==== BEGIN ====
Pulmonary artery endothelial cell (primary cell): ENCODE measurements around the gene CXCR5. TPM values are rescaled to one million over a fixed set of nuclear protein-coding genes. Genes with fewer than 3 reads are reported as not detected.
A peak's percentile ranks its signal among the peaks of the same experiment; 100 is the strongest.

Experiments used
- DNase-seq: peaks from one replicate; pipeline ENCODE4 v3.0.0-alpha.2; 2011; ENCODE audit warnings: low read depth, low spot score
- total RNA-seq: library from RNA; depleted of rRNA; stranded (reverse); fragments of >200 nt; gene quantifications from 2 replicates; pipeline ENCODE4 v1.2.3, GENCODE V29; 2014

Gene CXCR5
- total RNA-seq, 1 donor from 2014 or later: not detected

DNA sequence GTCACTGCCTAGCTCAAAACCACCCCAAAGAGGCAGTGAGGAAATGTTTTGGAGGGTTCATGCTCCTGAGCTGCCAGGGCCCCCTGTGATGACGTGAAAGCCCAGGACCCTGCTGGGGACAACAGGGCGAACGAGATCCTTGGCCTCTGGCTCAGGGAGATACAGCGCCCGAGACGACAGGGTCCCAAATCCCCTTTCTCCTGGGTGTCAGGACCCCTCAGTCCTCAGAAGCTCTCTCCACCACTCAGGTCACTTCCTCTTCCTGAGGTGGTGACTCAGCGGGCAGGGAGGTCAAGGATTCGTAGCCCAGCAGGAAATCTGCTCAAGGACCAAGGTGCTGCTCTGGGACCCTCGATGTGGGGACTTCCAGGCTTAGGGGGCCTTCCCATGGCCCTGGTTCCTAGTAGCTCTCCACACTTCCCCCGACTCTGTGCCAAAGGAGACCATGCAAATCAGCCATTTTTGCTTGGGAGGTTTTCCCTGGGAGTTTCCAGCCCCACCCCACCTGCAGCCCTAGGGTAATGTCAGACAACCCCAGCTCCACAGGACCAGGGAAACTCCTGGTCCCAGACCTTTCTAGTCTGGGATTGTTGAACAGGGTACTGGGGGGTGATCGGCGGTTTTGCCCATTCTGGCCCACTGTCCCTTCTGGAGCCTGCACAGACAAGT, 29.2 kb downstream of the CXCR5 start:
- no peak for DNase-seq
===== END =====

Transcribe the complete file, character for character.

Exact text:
Pulmonary artery endothelial cell (primary cell): ENCODE measurements around the gene CXCR5. TPM values are rescaled to one million over a fixed set of nuclear protein-coding genes. Genes with fewer than 3 reads are reported as not detected.
A peak's percentile ranks its signal among the peaks of the same experiment; 100 is the strongest.

Experiments used
- DNase-seq: peaks from one replicate; pipeline ENCODE4 v3.0.0-alpha.2; 2011; ENCODE audit warnings: low read depth, low spot score
- total RNA-seq: library from RNA; depleted of rRNA; stranded (reverse); fragments of >200 nt; gene quantifications from 2 replicates; pipeline ENCODE4 v1.2.3, GENCODE V29; 2014

Gene CXCR5
- total RNA-seq, 1 donor from 2014 or later: not detected

DNA sequence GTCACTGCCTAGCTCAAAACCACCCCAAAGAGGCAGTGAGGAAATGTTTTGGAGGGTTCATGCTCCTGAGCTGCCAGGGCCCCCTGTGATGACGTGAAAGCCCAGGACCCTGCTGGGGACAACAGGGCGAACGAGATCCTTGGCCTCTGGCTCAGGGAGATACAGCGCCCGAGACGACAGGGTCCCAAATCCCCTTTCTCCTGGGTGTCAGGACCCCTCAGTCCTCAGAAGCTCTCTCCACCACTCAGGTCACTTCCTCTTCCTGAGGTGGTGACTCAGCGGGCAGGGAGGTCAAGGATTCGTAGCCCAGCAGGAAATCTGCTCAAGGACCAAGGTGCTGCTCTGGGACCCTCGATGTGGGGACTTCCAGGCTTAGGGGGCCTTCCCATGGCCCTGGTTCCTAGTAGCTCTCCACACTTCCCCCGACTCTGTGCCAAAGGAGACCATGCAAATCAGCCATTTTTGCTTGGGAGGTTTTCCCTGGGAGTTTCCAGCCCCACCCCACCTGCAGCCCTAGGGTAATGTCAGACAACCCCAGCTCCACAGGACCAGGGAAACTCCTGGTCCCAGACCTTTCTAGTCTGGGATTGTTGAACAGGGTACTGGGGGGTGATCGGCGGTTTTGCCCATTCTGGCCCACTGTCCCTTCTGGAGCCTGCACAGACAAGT, 29.2 kb downstream of the CXCR5 start:
- no peak for DNase-seq